The solution to equation~\ref{eq:one} (with the proper boundary conditions) fully describes both the transient phase of the effect of heat flow and temperature change and the static (equilibrium) phase of the same. However, analytically solving equation~\ref{eq:one} is difficult. Thus, it is useful to isolate and develop a heat flow model each of the fundamental modes of heat transfer and consider them separately.
The following discussion of the three modes of heat transport were taken into consideration whilst designing the experiments (see Section~\ref{sec:two}).
\subsection{\label{sec:oneCond}Conduction}
Isolating conduction greatly reduces the complexity of equation~\ref{eq:one}, since the convection and radiation terms are removed, \begin{equation}
\label{eq:two}
\ut - \alpha\uxx = 0.
\end{equation}
Equation~\ref{eq:two} describes the time and spacial evolution of temperature in the aluminum rod subjected to certain boundary conditions. During experimentation, the end of the rod is heated with a constant power source which is delivering heat energy. Since the amount of heat energy per unit time, \Qt is known, it is convenient to view conduction in the following form,
\begin{equation}
\label{eq:three}
\Qt = -\kappa A_{\times}\frac{du}{dx}.
\end{equation}
Where $A_{\times}$ is the cross sectional area. Equation~\ref{eq:three} describes the amount of heat energy transported between two points on the rod. Note it is now clear to see that the unit of $\kappa$ is $\text{W}\text{m}^{-1}\text{K}^{-1}$. The negative sign is indicative of the direction of heat transfer. For simulations, the discrete form of equation~\ref{eq:three} is used (see Appendix~\ref{sec:Aone}). The relationship between equation~\ref{eq:two} and \ref{eq:three} is given by the specific heat equation,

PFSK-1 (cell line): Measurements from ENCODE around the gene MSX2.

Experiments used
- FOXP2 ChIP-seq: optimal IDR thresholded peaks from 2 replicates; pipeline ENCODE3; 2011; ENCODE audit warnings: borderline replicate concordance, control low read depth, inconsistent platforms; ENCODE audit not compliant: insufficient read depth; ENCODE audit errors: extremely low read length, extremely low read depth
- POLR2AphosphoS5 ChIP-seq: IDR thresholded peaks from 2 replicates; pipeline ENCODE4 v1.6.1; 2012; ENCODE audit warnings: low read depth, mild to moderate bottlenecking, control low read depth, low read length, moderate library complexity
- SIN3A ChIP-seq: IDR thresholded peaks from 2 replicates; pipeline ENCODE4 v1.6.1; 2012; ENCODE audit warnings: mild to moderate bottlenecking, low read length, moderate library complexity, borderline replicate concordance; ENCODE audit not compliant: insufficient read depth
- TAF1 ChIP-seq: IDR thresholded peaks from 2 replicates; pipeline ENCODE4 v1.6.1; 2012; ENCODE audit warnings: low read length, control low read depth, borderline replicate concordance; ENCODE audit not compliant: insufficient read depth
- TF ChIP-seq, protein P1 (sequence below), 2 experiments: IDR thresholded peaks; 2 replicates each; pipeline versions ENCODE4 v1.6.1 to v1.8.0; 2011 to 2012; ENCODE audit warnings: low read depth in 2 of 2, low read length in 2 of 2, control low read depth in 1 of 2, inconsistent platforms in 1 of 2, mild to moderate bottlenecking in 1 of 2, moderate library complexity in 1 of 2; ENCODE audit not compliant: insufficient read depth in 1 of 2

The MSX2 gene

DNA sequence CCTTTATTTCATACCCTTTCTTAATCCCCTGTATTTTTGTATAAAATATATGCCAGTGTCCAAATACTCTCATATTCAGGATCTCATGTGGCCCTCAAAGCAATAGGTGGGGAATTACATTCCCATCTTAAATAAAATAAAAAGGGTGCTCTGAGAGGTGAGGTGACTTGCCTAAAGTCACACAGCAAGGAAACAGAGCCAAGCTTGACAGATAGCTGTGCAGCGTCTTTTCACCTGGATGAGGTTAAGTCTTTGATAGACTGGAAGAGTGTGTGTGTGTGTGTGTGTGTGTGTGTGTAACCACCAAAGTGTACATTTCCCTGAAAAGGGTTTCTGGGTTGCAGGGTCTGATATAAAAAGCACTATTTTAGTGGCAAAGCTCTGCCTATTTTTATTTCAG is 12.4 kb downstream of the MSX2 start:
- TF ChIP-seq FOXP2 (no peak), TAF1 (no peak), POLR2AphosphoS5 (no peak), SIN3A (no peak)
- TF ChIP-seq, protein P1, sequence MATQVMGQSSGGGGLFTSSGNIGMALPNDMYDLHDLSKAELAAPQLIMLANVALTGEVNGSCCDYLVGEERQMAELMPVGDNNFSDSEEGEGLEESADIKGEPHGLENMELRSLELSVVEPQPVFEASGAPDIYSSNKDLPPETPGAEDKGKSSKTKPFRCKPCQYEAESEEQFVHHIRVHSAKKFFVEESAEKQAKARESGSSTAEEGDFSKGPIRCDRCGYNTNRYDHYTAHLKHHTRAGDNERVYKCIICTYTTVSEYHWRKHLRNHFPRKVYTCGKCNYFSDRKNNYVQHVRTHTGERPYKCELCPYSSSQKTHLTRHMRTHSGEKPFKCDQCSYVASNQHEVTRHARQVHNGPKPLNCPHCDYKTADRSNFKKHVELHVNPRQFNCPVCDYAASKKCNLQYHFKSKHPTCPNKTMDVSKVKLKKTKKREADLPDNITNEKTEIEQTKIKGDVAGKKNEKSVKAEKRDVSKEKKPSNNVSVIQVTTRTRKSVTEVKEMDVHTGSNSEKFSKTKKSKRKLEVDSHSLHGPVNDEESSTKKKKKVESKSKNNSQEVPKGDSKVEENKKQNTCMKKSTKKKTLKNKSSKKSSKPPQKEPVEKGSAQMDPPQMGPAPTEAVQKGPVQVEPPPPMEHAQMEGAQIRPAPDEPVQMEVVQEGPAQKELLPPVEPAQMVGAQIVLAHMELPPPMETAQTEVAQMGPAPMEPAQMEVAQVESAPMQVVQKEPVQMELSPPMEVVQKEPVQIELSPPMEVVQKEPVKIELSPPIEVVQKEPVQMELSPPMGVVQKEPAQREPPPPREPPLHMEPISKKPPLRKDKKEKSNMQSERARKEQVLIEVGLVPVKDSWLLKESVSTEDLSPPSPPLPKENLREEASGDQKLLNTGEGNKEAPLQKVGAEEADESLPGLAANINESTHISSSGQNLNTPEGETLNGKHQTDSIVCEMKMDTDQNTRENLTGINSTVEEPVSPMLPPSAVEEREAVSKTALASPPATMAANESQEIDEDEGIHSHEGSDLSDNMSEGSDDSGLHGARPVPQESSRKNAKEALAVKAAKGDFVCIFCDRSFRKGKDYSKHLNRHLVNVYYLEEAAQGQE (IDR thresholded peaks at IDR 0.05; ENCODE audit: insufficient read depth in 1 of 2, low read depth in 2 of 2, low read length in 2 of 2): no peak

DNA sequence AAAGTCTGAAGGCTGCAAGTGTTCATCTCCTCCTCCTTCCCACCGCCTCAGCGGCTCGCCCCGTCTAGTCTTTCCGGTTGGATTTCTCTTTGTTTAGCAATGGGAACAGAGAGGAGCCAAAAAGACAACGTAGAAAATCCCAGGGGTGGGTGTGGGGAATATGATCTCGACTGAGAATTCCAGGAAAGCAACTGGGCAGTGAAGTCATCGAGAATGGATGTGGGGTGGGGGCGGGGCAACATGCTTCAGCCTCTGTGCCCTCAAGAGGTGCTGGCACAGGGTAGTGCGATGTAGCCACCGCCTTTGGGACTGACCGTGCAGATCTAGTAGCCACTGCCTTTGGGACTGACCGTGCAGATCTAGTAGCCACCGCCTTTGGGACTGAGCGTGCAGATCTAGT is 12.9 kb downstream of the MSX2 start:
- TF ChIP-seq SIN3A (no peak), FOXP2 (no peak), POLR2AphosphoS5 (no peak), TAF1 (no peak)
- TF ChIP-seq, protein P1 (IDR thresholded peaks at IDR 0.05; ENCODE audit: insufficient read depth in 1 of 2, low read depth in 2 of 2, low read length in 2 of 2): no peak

\begin{equation}
\label{eq:four}
\frac{dQ_{net}}{dt} = (c_{Al}\rho dV) u_{rise}.
\end{equation}
Where $\frac{dQ_{net}}{dt}$ is the \emph{net} heat transfer through an infinitesimal volume segment of the rod, and $u_{rise}$ is the corresponding temperature increase of that point. So, using \ref{eq:three} and \ref{eq:four} one can derive \ref{eq:two}.
Furthermore, there exists a finite contact thermal resistance between the heat-power source and the aluminum rod. Using the discrete form of equation~\ref{eq:three}, the absolute thermal resistance between multi-layered contact systems can be determined with,
\begin{equation}
\label{eq:five}
\frac{\Delta Q}{\Delta t} = -\frac{(u_1 - u_2)}{\frac{\frac{\Delta x_1}{\kappa_1} + \frac{\Delta x_2}{\kappa_2} + \dots + \frac{\Delta x_n}{\kappa_n}}{A_{\times}}} = -\frac{\Delta u}{R_{th}}.
\end{equation}
Where $\Delta x_i, \kappa_i$ are the length and conductivities of the multiple layers between the heat source and end of the aluminum rod. Practically, to determine $R_{th}$, a parameter $P_{in}$ is introduced, which is the amount of heat flow that is going through the rod.
\subsection{\label{sec:oneConv}Convection}
Considering convection separately equation~\ref{eq:one} becomes,
\begin{equation}
\label{eq:six}
\ut = -\beta(u-u_{air}).
\end{equation}
Equation~\ref{eq:six} describes the change in temperature due to a differential in the rod and air temperature. A differential in rod and air temperature facilitates heat exchange. The heat exchange is governed by,
\begin{equation}
\label{eq:seven}
\Qt = h_cA_{\circleddash}(u-u_{air}),
\end{equation}
and one can derive equation~\ref{eq:six} with equation~\ref{eq:seven} by relating them by equation~\ref{eq:four}.
In equation~\ref{eq:seven}, $A_{\circleddash}$ is the surface area of convection. Also, the units of $h_c$ can be seen to be, $\text{W}\text{m}^{-2}\text{K}^{-1}$. It is important to note that equation~\ref{eq:seven} is a simplification of convective heat flow. The convective coefficient, $h_c$ has geometrical and temperature dependence, but for the purposes of this paper the temperature dependence is neglected. For situations in which the rod is vertical, compared to when the rod is horizontal, the values of $h_c$ differ. This geometrical dependence; the fact that hot air is less dense than cold air, so the rising of hot air in the two different situations (and anything in between) are different, which effects the value of $h_c$.